There are certain things you should AVOID, including:

  • Alcohol, drugs, tobacco products (including second-hand smoke)
  • Caffeine
  • Saccharine (Sweet N’ Low, Nutrasweet)
  • Douching
  • Hot tubs/saunas for the first 12 weeks of pregnancy
  • Perming and hair coloring for the first 12 weeks of pregnancy
  • Raw or under-cooked animal foods
  • Sushi, raw oysters, under-cooked eggs
  • Feta, brie, blue cheeses (cheeses labeled as made with pasteurized milk are okay)
  • Shark, swordfish, king mackerel, and tilefish
  • LIMIT tuna fish to one serving per week
  • If you have a cat, do NOT change the cat litter. Ask for help!

Be sure to check with your doctor about any prescription drugs you are taking (such as medication for allergies, asthma, or other medical conditions).

Remember to:

  • Eat healthy
  • Get plenty of rest
  • Drink plenty of fluids, including water
  • Avoid activity that may be prone to injury, such as horseback riding and kick boxing, but you may otherwise continue to follow your normal exercise routine.

RAISING A CHILD – QUESTIONS TO CONSIDER:

  • Am I ready to have and raise a child? How will a child change my life? Am I mature enough to help a child grow up healthy and strong?
  • How will I finish school? How does this affect my future plans?
  • Do I have enough money to raise a child? Can I go to school or will I need a job to support the baby and myself?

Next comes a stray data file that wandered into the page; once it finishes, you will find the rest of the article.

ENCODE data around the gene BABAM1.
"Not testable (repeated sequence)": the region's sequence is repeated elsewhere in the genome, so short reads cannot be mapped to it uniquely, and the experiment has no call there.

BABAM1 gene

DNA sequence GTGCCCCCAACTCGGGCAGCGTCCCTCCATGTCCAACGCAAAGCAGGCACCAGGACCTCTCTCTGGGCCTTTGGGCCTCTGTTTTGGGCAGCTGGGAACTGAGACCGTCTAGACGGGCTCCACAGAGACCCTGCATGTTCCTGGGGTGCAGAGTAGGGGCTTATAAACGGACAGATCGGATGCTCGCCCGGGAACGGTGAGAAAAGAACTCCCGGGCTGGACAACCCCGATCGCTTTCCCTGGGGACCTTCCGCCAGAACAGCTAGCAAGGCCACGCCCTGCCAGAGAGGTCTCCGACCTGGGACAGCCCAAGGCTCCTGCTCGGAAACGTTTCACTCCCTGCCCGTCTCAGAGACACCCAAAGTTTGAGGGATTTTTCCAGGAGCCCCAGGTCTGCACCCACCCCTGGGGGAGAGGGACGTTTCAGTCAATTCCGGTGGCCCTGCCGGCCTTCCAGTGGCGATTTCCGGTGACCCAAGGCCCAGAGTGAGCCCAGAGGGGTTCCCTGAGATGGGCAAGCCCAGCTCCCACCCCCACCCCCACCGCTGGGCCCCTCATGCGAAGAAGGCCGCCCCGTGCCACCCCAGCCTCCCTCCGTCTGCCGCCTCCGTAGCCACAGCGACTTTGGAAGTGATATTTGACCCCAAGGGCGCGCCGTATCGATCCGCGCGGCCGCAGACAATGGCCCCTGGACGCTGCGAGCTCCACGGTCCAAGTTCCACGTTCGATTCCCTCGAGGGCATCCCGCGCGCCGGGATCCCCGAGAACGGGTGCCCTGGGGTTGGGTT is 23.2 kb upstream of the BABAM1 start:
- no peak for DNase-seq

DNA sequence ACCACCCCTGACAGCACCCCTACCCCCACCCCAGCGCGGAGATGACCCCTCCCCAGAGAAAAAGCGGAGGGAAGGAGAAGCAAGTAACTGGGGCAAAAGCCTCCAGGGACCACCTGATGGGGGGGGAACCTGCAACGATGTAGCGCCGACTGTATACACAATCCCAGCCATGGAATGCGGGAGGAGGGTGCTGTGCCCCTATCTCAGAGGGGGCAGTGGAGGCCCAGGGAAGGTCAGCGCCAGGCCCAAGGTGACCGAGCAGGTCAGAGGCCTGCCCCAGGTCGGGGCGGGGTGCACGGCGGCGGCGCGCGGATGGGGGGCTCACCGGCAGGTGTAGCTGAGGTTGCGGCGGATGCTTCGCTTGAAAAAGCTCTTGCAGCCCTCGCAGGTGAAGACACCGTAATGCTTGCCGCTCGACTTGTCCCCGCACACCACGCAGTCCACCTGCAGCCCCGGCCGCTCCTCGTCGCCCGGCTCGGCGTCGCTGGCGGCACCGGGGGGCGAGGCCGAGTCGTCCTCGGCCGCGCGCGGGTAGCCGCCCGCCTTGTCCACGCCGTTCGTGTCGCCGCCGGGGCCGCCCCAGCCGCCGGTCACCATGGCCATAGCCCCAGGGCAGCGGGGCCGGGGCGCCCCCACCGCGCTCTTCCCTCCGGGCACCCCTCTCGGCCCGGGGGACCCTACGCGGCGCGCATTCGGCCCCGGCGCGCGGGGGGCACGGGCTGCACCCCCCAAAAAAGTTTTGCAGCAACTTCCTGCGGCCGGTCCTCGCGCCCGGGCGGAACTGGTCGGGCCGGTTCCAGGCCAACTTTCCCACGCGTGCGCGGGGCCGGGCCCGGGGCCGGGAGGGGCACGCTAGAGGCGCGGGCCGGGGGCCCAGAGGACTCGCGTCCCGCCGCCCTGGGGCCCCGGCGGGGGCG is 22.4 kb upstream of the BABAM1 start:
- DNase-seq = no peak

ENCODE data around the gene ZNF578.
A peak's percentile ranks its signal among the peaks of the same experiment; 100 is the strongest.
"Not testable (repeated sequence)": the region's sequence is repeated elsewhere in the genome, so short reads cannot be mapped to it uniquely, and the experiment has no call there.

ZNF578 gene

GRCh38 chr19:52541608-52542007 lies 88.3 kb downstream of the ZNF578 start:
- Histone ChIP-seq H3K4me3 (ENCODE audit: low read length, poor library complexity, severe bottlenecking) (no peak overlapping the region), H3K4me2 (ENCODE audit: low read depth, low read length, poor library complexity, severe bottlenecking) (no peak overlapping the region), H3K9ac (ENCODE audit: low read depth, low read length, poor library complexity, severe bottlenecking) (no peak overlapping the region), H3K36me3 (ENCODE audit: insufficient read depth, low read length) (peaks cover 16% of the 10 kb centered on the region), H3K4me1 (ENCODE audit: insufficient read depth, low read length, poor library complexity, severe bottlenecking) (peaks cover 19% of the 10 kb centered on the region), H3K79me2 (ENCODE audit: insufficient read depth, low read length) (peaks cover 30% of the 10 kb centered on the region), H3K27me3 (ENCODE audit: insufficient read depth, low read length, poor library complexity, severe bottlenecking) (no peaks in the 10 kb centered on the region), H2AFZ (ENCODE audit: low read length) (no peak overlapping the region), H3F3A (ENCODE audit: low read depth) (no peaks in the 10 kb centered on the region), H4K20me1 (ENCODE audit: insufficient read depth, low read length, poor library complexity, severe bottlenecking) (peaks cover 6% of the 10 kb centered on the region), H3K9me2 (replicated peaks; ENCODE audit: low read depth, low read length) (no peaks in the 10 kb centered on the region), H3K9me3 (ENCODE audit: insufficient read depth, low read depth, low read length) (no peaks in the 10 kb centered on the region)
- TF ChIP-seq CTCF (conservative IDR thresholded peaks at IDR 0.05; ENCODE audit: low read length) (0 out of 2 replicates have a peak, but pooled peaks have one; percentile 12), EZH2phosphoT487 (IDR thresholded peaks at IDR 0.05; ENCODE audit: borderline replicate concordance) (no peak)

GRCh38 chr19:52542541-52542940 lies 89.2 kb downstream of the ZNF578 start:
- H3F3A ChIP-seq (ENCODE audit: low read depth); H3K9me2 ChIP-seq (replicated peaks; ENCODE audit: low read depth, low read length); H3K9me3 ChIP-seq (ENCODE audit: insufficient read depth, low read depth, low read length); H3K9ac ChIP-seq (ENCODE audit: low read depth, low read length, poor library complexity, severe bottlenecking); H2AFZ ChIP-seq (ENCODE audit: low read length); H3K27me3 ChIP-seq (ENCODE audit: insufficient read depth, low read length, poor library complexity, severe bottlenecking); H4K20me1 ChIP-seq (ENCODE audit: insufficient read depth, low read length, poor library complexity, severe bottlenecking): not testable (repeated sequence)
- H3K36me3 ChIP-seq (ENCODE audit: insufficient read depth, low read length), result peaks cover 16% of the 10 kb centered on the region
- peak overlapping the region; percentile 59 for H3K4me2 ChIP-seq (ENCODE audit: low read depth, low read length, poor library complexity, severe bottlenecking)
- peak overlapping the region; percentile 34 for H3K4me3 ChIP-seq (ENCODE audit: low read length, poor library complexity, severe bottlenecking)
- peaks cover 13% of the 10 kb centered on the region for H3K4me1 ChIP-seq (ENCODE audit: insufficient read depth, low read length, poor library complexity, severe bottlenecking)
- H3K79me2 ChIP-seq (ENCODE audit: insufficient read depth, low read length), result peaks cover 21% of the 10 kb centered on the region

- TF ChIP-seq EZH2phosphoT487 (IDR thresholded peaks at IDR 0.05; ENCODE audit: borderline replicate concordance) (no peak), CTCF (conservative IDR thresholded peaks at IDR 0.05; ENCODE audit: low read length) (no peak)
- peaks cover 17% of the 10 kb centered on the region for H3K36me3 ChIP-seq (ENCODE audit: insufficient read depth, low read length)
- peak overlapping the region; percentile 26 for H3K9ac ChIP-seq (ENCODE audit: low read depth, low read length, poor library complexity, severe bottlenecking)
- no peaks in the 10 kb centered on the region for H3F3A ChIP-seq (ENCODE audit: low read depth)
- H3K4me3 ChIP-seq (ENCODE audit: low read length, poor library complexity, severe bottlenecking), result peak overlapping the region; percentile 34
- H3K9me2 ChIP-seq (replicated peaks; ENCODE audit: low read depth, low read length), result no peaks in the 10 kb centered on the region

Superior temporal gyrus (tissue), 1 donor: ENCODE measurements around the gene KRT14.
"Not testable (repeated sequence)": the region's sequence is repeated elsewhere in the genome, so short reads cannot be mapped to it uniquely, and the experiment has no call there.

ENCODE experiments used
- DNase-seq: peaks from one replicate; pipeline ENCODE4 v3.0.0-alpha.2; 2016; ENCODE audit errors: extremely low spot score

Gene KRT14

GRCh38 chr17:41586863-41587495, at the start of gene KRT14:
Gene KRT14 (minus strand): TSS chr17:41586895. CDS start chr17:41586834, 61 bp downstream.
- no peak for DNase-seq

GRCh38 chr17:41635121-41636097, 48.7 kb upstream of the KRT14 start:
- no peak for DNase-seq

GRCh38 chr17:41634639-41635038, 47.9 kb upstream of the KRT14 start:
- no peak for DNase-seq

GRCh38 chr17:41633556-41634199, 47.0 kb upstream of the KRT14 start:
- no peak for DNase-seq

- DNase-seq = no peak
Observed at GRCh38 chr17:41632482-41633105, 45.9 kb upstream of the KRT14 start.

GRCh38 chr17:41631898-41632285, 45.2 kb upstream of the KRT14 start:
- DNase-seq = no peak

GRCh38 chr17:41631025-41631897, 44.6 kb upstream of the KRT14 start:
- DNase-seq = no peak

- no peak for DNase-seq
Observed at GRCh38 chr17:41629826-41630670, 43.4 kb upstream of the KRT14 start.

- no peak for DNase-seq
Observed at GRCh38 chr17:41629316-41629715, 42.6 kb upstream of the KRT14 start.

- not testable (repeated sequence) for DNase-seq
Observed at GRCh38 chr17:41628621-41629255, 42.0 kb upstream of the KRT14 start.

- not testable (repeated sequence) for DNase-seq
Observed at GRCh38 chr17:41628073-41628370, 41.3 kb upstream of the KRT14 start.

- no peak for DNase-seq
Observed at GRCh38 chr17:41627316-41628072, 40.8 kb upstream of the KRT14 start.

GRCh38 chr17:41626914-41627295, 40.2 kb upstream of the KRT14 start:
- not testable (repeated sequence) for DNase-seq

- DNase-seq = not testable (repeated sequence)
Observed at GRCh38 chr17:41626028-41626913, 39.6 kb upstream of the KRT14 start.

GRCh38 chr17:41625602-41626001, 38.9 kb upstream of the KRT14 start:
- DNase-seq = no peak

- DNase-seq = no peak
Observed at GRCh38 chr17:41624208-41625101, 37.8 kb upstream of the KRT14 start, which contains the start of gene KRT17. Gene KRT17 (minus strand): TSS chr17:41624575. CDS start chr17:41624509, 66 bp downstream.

• What will I do for child care while I work or go to school?
  • Who will help me raise the baby?
  • Where will we live?
  • Will the father live with us? If not, how do I feel about being a single parent?

If you decide to continue the pregnancy and become a mother, you have decided that doing your best for your baby is the most important job in your life. A healthy and safe child is your first priority from now on.

You will need to schedule an appointment for prenatal care, which is the first step in having a healthy baby. It includes a series of doctor appointments, exams, blood tests and ultrasounds to make sure that you stay in good health throughout the pregnancy, and that your baby can be healthy too. Take the time you need to learn everything you can about pregnancy, labor, birth and parenting. There are many obstetricians and nurse midwives in the Triangle area; Women’s Health at Student Health Services can provide contact information for obstetrical services.

Here are some numbers you can call: